Vietnamese Culture - A 1970's Perspective
                        Copyright 1996 Vn-families

Issue #24. Tran Hung Dao's proclamation to his officers, George F. 
Schultz, Vietnam Bulletin, Februrary 1, 1971.


We will run this column weekly until we run out of interesting cultural 
articles. 
Please direct all questions to trant@teleport.com
====================================================================
Here is the proposed schedule of this column.

Issue #1:  Tet 1971 in Vietnam! by Phu Si, VB710118
Issue #2:  The Unicorn dance at Tet, by Minh Tam, VB710118.
Issue #3:  The origin of Tao Quan, the three kitchen gods, by
           George F. Schultz, VB710118.
Issue #4:  1971 - The year of the Pig, by Van Ngan, VB710118.
Issue #5   The Joy of "first writing of the new year", by Thuy Ngoc,
           VB710208.
Issue #6:  Traditional Vietnamese male attire, by Van Ngan, VB710208
Issue #7:  The legend of Princess Lieu Hanh, George F. Schultz, VB710215 
Issue #8:  The dialogue on Mount Na-Son, George F. Schultz, VB710222
Issue #9:  The secret housewife, George F. Schultz, VB710301
Issue #10: The golden axe, George F. Schultz, VB710308
Issue #11: Golden age of Viet Nam under the Hung Kings, Pham Tung, 
           TAS720506.
Issue #12: The legend of Chu Van Dich, George F Schutlz, VB701221
Issue #13: The sandalwood maiden, George F. Schultz, VB7010??
Issue #14: Legend about Emperor Ly Thai-To, George F Schultz, VB7010??
Issue #15. Chu Dong-Tu and Princess Tien Dung, George F. Schultz,
           VB701005
Issue #16. The husband's most difficult task: teaching his wife, 
           Van Ngan, VB 691216
Issue #17: Superstition in Viet Nam, Van Ngan, VB6911??
Issue #18: Hair: VN style, VB7007??
Issue #19: Funeral rites in Viet-Nam, Van Ngan, VB7006??
Issue #20: "Non Bai Tho" or the "Poetical Leaf", ???, VB7011??.
Issue #21: The different systems of writings in Viet-Nam, ???, VB710201.
Issue #22: Vietnamese literature in "Chu Nom", ???, VB710201.
Issue #23 The boat of illusion, Nguyet Cam, Heritage Sept/Oct 1995
Issue #24: Tran Hung Dao's proclamation to his officers, 
           George F. Schultz, VB 710201 - June 26, 1996.
Issue #25: The refined pleasure of tea-drinking, Tuong Minh,
           The Saigon Times Weekly, No. 238 - July 3, 1996. 

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                         Foreword

The three most revered generals in Vietnamese history are Ly
Thuong Kiet (XI century), Tran Hung Dao (XIII century), Quang
Trung Nguyen Hue (XVIII century). 

Ly Thuong Kiet came from a
modest background to become one of the pillars of the Viet
kingdom. He was the only Vietnamese general to have
taken the fight to China. Like Tran Hung Dao, he wrote a
proclamation to his soldiers during the 1076 Chinese invasion
of the Viet kingdom. However unlike THD, his
proclamation was not made officially but only by word of mouth. 
It consisted of 4 verses

	Nam quo^'c so+n ha` Nam dde^' cu+
	Tie^.t nhie^n ddi.nh pha^.n ta.i thie^n thu+
	Nhu+ ha` nghi.ch lo^~ lai xa^m pha.m
	Nhu+~ dda(?ng ha`nh khan thu? ba.i hu+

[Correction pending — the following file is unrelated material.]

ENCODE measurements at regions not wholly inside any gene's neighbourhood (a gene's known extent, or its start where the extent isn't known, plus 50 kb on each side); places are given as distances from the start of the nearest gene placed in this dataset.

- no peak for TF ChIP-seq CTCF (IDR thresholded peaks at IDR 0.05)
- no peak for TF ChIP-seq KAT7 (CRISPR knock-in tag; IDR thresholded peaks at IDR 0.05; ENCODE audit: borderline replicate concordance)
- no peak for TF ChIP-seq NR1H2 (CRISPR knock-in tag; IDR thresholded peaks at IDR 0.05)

The southern kingdom should be governed by the Southern king.
This has been decided in heaven. How dare you invade. You will
only meet failure.

THD is a prince of the Tran dynasty well versed in literature
and military tactics. Thus, his lengthy proclamation. 

Nguyen Hue is the brilliant member of the Tay Son brother trio
who rebelled against the Nguyen Lord in the Southern part of the
Viet Kingdom. Nguyen Hue who proclaimed himself, Emperor Quang Trung
in 1788, on the eve of his big military campaign against the Chinese
invaders apparently did not leave any similar proclamation.
===============================================================
             TRAN HUNG DAO'S PROCLAMATION TO HIS OFFICERS 
             Translated and adapted by George F. Schultz

The name of Prince Tran Hung Dao is one of the greatest in Vietnamese 
military history. It was he who twice inflicted crushing defeats on the 
Mongols (in 1284-85 and 1287) when they attempted to invade and subjugate 
Dai Viet.
TT: there was an earlier invasion in 1257, but THD played only a
minor role.

In the tenth month of the Year of the Goat (1283) Tran Hung Dao was 
appointed commander-in-chief of the Dai Viet armed forces. When, in the 
last month of 1284, the Mongol army crossed the border at Lang Son, he 
issued his famous "Proclamation to the Officers" (Hich Tuong-Si). The 
prince was as masterful with the brush as with the sword, and his 
composition has remained a gem of Vietnamese literature.

The names cited in the opening paragraphs are taken from ancient Chinese
history.

X X

I have often read the story of Ky Tin who replaced the Emperor Cao to 
save him from death, of Do Vu who took a blow in his back to spare King 
Chieu, of Du Nhuong who swallowed burning charcoal to avenge his leader,
of Than Khoai who cut off an arm to save  his country, of young Kinh Duc
who rescued the Emperor Thai Tong besieged by The Sung, and of Cao 
Khanh, a subject living far from the Court, who insulted the rebel Loc 
Son to his face. Every  century has produced heroes who have sacrificed 
their lives for their country. If they had remained at home to die by 
the fire, would their names have been inscribed on bamboo and silk to 
live eternally in Heaven and on the Earth?

But as descendants of warrior families, you are not well-versed in 
letters; on hearing about these deeds of the past, you may have some 
doubts. Let us speak of them no more. I shall tell you instead of 
several more recent events that have taken place during the years of the 
Tong and Nguyen dynasties.

Who was Vuong Cong Kien?  And who was his lieutenant Nguyen Van Lap?